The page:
December 10, 2012
Rio Ferdinand looks on after being hit by an object at the Manchester derby.
Clint Hughes/AP

Another Premier League weekend scarred by racist abuse, and the coin attack that left Rio Ferdinand dripping in blood at the Manchester derby, has English authorities fearing a return to the spite-filled climate when the country was a footballing outcast.

Despite English football fans being praised last month by FIFA President Sepp Blatter as positive examples for the world, unrest at globally televised Premier League matches looks to be mounting to revive memories of the hostilities in the 1970s and 80s.

"To see Rio Ferdinand with blood on his face is absolutely terrible,'' English Football Association chairman David Bernstein said Monday. "I think it's disturbing that we're seeing a recurrence of these types of incidents.

"We've had racial abuse issues, the odd pitch incursion, things being thrown at players. It's very unacceptable and has to be dealt with severely.''

Prosecutors acted swiftly Monday to charge nine men in connection with disorder at the previous day's top-of-the table derby in which Manchester United won 3-2 at Manchester City.

They included the fan who invaded the pitch to confront Ferdinand after the bloodied United defender had been struck by a coin during the celebrations for Robin van Persie's stoppage-time winner. A fan heard by officers allegedly hurling racial abuse at the Etihad Stadium will also face court.

On Saturday, Norwich's 4-3 victory at Swansea was also overshadowed by a man being arrested for allegedly racially abusing Canaries defender Sebastien Bassong, one of four cases of apparent racism directed at the Cameroon center back in the past two weeks.

"It's very disappointing - so much of football is so good, great things are happening in football as a whole, but these odd incidents get the headlines - and understandably because they are serious matters, they are unforgivable things,'' Bernstein said on Sky Sports television.

"When you think of the millions watching football every week, or involved in football, to see it hijacked by these incidents is awful, so we have to deal with it in the strongest way we can.''

During English football's darkest period in the 1980s, hooliganism led to club sides being banned from playing in European competitions for five years.

But since then English football has been credited with cleaning up its image to the extent where Blatter believes the country is setting an example to the world.

Reflecting last month on the blissful crowds at Olympic football matches in Britain in July and August, Blatter said he hoped the spirit "would be transported ... all around the world, where in all football matches you can sit together and there are no clashes or disputes.''

Yet only days after he spoke, a London derby at Tottenham was marred by West Ham fans hurling anti-Semitic abuse and performing Nazi salutes.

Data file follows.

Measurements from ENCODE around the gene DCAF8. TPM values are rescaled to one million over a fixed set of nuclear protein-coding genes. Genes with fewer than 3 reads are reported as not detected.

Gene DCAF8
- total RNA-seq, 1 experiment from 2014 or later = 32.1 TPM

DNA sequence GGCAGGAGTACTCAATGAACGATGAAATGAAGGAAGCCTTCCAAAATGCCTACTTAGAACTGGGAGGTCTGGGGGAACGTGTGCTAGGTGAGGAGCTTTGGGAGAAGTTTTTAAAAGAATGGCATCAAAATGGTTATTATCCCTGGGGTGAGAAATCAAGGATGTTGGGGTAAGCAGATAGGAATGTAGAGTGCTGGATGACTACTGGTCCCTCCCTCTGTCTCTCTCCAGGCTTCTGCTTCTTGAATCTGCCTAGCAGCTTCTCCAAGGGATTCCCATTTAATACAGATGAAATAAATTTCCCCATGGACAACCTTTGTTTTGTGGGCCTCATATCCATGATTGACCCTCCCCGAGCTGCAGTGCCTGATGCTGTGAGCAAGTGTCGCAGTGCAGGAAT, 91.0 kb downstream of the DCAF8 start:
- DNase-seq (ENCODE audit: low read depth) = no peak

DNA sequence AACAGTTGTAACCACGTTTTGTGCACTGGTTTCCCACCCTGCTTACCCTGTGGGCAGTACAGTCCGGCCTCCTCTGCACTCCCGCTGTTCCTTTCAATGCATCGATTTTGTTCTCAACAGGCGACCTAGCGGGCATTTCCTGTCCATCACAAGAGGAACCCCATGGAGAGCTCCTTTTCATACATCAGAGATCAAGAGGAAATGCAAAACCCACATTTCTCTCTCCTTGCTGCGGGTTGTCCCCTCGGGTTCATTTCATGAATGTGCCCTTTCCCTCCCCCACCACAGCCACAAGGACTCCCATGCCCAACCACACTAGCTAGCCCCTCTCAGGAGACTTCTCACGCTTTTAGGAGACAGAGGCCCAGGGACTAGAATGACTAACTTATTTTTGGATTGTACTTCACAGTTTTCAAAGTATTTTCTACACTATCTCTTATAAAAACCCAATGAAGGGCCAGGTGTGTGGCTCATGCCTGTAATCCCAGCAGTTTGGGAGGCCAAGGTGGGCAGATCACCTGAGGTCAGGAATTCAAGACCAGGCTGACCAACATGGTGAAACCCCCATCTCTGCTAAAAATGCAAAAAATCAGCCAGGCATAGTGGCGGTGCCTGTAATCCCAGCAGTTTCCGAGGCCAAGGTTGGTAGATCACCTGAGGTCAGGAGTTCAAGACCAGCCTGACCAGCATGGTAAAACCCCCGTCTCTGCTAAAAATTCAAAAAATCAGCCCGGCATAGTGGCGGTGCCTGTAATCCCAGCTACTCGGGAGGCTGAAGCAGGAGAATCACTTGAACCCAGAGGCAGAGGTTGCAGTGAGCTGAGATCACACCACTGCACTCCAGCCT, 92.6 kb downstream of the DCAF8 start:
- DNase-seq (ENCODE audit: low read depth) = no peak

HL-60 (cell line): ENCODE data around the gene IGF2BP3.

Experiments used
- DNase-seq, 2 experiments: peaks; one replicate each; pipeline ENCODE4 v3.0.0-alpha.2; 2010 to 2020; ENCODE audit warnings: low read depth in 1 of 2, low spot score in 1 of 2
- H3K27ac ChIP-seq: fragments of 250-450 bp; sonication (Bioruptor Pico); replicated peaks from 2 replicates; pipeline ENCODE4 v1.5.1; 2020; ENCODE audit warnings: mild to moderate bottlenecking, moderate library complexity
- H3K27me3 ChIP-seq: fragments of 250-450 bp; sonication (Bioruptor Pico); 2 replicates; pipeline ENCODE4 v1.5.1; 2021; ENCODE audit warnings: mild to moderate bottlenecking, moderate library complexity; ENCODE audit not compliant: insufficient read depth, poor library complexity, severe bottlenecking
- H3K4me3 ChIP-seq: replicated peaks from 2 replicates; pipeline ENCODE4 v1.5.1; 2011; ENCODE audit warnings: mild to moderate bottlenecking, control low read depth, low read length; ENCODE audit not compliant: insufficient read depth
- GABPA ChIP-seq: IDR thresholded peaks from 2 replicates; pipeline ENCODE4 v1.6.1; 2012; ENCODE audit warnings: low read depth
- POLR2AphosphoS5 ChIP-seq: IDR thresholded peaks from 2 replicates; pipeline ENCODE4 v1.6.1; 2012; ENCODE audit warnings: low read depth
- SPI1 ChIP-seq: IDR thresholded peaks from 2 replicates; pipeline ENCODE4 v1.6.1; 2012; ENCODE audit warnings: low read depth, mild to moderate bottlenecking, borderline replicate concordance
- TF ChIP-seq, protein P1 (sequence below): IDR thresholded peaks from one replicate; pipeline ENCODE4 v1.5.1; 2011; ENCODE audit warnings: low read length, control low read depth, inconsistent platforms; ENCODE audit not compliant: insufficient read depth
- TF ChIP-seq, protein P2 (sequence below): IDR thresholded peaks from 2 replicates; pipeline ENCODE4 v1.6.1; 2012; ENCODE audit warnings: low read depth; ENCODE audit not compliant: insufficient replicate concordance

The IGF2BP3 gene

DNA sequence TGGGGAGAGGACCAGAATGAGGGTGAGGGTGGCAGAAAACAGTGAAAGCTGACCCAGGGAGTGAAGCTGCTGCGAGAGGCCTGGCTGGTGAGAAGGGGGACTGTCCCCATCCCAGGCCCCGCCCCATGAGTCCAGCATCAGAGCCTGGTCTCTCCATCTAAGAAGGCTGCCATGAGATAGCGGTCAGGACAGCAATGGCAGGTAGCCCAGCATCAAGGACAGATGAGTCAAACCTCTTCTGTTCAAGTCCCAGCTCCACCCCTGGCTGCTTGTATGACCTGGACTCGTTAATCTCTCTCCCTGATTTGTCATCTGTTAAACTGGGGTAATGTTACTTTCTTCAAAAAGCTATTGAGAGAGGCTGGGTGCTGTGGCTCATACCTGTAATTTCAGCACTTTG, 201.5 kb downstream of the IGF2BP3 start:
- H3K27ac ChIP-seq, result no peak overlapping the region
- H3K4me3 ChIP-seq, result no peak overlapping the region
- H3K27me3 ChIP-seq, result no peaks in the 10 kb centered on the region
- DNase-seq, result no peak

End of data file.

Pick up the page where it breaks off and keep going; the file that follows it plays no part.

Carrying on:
Herman Ouseley, the head of English football's anti-racism body, fears there is a "nastiness creeping back into society ... bigotry and hatred.''

"People take those characteristics into football to ease their frustrations,'' Ouseley said.

Bernstein also attributed the recent racism cases and crowd unrest to a "difficult social problem.''

"I think there's a copycat thing,'' he said. "Something happens and other people copy it, and this sort of thing can spiral.''

In the past year, there has been a spate of arrests for racism at Premier League matches, while Liverpool striker Luis Suarez and Chelsea captain John Terry have served bans for racially abusing opponents.

"It's important that matters are brought to a head and people understand that there is no room for this in football at all, and we'll do everything we can within the FA,'' Bernstein said. "I know the rest of football feels the same, it's a blot on the game.''

As the FA investigates Sunday's incidents, the FA is encouraging clubs to impose life bans on those found guilty of misconduct at matches.

The pitch invader from Sunday's Manchester derby, who had to be restrained by City goalkeeper Joe Hart, has issued an apology and acknowledged the damage his unruly actions have caused English football.

"I am extremely ashamed of my actions. I have let myself down, my family down, my fellow fans down and Manchester City Football Club,'' the 21-year-old Matthew Stott said in a statement released by his legal team. "I intend to write personally to Mr. Ferdinand to express my extreme regret and apologize, and also apologies to Manchester United and their fans.''

Ahead of Stott's court appearance, City has removed the season ticket from the landscape gardener from Knutsford, south of Manchester, and he is now facing a life ban from the club.

Solicitor Rebecca Caulfield insisted that Stott was not a "stereotypical drunken football fan.''

"He is embarrassed and ashamed of his temporary moment of madness that has brought wider consequences on the club he supports and his fellow fans,'' Caulfield said.

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